Combination of factors expected to spur rising fuel prices

| 1/16/2004

Historically, the price of fuel rises and falls with the cost of crude oil – and that’s just one reason the average U.S. retail price of diesel fuel spiked to $1.551 from the previous average of $1.503, as reported Jan. 12 by the U.S. Department of Energy.

The February contract for crude oil futures closed Jan. 13 on the New York Mercantile Exchange at $34.43 per barrel, 6.7 percent higher than a year ago. In fact, prices climbed above $35 per barrel briefly Jan. 13, the highest price since last March just before the Iraqi War, before settling back.

According to press accounts, OPEC made a conscious decision to let the price go above $30 a barrel to offset the weakness of the dollar. OPEC ministers have said the sliding dollar, the currency used in oil trading, means that producers need higher prices to protect their purchasing power. OPEC will meet in Algiers, Algeria, Feb. 10 and will most likely decide to leave output unchanged, reports said.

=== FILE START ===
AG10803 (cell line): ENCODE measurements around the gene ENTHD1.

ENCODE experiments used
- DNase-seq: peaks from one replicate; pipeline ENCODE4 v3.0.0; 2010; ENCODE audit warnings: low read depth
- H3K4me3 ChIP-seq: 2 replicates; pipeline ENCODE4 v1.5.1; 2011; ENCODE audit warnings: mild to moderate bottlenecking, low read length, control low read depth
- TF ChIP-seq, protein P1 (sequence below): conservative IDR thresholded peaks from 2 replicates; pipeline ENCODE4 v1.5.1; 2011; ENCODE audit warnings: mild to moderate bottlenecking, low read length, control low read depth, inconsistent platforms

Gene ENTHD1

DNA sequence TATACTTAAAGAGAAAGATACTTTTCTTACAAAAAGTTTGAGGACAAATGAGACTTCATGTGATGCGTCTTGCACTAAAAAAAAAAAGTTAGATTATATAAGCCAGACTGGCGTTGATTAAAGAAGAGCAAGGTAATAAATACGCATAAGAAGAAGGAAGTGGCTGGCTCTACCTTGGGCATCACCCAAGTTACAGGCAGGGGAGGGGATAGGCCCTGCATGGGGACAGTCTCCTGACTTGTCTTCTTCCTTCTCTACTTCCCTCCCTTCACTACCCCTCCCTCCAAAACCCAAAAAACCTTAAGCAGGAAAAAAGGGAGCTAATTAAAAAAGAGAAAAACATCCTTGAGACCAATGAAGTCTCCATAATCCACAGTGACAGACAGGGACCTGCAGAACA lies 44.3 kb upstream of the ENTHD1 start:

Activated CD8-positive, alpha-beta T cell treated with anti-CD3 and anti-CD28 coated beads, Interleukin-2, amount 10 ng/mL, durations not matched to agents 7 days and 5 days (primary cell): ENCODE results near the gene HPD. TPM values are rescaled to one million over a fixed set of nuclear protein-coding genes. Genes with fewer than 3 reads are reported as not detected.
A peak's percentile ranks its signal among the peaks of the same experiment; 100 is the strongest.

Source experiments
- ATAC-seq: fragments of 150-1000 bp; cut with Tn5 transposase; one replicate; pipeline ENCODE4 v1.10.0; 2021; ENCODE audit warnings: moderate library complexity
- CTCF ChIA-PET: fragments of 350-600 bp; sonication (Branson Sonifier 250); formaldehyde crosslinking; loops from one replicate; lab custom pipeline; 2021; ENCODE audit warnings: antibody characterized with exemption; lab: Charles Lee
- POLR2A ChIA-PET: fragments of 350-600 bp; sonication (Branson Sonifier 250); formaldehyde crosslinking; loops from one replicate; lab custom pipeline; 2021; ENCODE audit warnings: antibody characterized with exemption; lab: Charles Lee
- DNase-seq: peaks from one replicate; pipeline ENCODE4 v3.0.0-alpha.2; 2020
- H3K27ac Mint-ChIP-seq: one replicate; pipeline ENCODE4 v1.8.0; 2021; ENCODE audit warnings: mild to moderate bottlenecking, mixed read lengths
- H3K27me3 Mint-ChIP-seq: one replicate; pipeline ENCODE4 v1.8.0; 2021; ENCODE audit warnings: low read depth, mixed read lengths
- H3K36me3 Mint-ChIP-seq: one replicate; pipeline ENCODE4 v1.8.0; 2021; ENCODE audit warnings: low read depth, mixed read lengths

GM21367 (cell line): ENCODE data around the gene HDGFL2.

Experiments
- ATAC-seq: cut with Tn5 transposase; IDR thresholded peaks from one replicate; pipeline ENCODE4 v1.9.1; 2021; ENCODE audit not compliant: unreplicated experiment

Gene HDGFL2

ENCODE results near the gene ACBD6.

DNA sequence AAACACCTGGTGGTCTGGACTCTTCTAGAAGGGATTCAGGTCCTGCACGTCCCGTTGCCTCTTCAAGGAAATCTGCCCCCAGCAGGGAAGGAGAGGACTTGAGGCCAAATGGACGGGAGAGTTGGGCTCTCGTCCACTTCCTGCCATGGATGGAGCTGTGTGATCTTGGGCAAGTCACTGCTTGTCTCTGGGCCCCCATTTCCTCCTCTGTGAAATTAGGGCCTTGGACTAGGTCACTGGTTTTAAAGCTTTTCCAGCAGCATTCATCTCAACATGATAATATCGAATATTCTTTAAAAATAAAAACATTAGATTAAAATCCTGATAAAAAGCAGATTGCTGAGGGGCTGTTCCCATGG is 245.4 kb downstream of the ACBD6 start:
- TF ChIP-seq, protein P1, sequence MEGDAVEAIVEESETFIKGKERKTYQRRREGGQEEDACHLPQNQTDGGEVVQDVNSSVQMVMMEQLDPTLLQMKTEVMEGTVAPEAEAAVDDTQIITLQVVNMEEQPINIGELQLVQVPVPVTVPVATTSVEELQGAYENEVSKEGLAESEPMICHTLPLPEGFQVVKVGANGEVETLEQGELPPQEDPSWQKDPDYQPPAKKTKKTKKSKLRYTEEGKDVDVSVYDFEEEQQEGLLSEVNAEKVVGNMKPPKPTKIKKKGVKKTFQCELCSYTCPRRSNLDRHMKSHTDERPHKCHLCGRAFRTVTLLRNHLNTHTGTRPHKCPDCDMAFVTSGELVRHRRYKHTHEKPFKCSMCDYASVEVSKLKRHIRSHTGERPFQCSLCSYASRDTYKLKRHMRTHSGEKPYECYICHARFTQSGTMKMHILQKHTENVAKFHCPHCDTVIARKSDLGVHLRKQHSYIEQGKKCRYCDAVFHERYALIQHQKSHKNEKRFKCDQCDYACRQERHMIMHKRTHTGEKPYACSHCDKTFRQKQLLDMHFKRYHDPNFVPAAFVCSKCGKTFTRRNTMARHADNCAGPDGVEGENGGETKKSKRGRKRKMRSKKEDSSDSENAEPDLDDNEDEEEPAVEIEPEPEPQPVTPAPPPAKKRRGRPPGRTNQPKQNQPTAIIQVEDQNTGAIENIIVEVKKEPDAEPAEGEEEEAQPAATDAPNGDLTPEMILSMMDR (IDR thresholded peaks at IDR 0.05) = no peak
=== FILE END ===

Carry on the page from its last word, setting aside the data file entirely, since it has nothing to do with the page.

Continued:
The unpredictability of Mother Nature also played a role in rising fuel prices.

Heavy demand for heating oil used in the frozen Northeast also drove diesel prices higher. The highest average prices in the nation were in the New England area, where the average price is currently $1.713 per gallon. That topped the average California price of $1.680 per gallon, where prices from week-to-week are typically the highest in the nation.

The bad news – cold weather in the Northeast is expected to drive U.S. inventories of fuel oil down to 28-year lows. Stockpiles of fuel oil dropped by 1.7 million barrels during the New Year's week to 269 million barrels, the lowest inventory since 1975, according to a U.S. Department of Energy report.

Moreover, the Northeast is expecting below average temperatures the next two weeks. The region consumes 75 percent of all fuel oil.